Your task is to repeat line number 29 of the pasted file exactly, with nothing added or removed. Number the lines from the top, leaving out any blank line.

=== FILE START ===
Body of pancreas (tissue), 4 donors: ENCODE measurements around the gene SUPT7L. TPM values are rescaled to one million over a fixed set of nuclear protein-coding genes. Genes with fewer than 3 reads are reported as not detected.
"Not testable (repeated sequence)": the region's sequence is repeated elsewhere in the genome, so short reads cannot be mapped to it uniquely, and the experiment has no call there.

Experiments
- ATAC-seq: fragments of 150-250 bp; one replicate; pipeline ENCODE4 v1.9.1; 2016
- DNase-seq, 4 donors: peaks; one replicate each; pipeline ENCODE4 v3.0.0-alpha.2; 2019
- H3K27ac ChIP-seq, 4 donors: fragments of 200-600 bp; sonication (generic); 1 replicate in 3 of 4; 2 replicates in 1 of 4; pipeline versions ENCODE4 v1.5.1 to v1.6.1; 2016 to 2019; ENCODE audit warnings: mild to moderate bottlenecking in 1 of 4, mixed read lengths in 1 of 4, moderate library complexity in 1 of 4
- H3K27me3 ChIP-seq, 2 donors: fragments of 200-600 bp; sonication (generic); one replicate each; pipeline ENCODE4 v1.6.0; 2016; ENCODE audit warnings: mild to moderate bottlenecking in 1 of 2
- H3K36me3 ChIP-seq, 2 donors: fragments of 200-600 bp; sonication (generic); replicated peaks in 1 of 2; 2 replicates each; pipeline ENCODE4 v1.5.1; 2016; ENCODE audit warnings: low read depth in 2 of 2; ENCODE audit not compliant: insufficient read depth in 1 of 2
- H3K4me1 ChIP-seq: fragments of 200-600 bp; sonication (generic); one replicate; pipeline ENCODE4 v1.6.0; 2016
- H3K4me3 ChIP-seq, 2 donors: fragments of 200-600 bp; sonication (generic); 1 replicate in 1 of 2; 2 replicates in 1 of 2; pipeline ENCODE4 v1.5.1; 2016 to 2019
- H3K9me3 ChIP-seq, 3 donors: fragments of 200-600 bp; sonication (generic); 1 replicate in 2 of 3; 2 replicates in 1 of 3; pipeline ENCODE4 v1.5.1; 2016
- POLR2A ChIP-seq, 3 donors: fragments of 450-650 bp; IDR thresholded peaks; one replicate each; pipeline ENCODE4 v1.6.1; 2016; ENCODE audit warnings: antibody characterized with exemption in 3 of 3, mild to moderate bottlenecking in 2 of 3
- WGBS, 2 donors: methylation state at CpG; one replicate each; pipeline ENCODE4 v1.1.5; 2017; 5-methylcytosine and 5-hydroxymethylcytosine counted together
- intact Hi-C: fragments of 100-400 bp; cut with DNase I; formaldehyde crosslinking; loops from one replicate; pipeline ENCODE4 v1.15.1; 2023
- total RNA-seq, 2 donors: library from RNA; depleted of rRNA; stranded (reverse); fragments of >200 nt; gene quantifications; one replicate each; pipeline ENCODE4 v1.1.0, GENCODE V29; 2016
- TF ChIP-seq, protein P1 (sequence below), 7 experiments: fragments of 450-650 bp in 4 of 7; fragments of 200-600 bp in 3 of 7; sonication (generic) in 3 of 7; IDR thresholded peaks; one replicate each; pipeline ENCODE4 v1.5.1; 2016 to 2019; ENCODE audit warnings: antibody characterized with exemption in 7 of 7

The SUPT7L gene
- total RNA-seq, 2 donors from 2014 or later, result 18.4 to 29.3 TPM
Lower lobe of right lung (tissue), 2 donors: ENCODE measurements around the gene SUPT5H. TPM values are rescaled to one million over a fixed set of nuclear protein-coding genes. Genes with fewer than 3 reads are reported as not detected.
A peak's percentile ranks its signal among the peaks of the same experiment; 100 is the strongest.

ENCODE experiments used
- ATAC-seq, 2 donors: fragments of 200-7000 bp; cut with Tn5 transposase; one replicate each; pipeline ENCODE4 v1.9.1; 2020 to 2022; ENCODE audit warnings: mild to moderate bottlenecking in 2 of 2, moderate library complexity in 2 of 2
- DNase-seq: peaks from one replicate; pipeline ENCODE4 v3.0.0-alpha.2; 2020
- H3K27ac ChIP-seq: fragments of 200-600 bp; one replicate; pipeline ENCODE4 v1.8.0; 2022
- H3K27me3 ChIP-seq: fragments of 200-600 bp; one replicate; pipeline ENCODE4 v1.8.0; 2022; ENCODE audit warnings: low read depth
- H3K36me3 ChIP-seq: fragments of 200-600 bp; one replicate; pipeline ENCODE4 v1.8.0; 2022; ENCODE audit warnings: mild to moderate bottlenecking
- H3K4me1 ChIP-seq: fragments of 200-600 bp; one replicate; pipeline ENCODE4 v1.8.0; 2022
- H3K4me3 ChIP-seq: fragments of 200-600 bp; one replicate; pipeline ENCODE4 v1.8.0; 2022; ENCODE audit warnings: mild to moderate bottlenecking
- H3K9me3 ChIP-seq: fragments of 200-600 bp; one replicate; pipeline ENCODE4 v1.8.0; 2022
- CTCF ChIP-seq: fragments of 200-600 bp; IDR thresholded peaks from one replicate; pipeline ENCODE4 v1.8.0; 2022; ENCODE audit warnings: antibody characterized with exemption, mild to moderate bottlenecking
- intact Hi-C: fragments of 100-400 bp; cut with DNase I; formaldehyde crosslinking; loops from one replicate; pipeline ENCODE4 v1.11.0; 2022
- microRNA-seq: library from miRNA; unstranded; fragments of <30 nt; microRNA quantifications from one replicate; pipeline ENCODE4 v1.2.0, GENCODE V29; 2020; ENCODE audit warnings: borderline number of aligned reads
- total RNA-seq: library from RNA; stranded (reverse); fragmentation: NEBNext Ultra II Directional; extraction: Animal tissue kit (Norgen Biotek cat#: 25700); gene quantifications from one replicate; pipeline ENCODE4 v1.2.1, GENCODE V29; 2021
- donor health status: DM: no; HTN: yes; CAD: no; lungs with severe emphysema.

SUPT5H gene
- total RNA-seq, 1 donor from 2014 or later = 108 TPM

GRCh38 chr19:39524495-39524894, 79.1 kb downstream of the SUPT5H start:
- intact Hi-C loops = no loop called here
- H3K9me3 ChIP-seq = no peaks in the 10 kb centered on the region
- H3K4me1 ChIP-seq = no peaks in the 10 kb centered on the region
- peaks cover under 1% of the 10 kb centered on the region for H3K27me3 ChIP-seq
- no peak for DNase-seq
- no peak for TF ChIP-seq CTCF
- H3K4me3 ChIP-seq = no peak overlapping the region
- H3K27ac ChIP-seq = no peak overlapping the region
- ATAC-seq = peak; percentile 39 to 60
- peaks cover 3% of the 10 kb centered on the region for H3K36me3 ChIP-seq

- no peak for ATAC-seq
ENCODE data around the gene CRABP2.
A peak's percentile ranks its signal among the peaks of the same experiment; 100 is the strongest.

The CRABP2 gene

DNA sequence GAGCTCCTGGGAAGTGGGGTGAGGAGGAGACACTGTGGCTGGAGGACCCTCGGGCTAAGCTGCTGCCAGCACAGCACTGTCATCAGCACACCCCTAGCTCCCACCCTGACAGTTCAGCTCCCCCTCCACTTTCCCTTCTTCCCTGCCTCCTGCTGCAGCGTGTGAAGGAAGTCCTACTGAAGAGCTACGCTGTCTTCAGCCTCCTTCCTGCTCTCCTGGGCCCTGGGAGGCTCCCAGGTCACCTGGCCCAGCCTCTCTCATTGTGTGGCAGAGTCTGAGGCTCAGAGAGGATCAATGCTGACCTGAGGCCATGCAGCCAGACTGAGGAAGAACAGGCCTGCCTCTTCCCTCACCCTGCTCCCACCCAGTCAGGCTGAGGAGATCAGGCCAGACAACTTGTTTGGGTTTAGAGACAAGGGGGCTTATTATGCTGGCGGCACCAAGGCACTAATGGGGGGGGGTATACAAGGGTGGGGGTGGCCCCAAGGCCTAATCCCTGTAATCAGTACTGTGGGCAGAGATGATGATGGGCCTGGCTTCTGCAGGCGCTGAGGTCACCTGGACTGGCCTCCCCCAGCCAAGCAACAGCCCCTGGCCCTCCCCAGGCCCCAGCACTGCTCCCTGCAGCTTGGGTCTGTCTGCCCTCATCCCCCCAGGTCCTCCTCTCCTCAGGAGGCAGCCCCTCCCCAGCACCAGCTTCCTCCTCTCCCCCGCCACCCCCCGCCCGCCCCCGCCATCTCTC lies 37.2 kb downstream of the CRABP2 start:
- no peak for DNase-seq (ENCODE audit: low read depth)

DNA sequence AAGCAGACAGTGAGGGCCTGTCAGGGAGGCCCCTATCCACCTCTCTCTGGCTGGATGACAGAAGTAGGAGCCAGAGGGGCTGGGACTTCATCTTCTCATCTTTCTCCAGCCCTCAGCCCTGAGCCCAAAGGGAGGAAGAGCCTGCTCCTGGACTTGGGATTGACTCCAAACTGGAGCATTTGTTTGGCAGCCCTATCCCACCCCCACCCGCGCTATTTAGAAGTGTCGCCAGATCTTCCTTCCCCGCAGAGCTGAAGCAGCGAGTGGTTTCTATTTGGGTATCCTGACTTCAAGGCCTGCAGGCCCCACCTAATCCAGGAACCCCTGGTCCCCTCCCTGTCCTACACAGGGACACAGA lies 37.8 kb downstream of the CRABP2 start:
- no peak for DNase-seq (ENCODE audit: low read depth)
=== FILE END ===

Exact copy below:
- H3K9me3 ChIP-seq: fragments of 200-600 bp; one replicate; pipeline ENCODE4 v1.8.0; 2022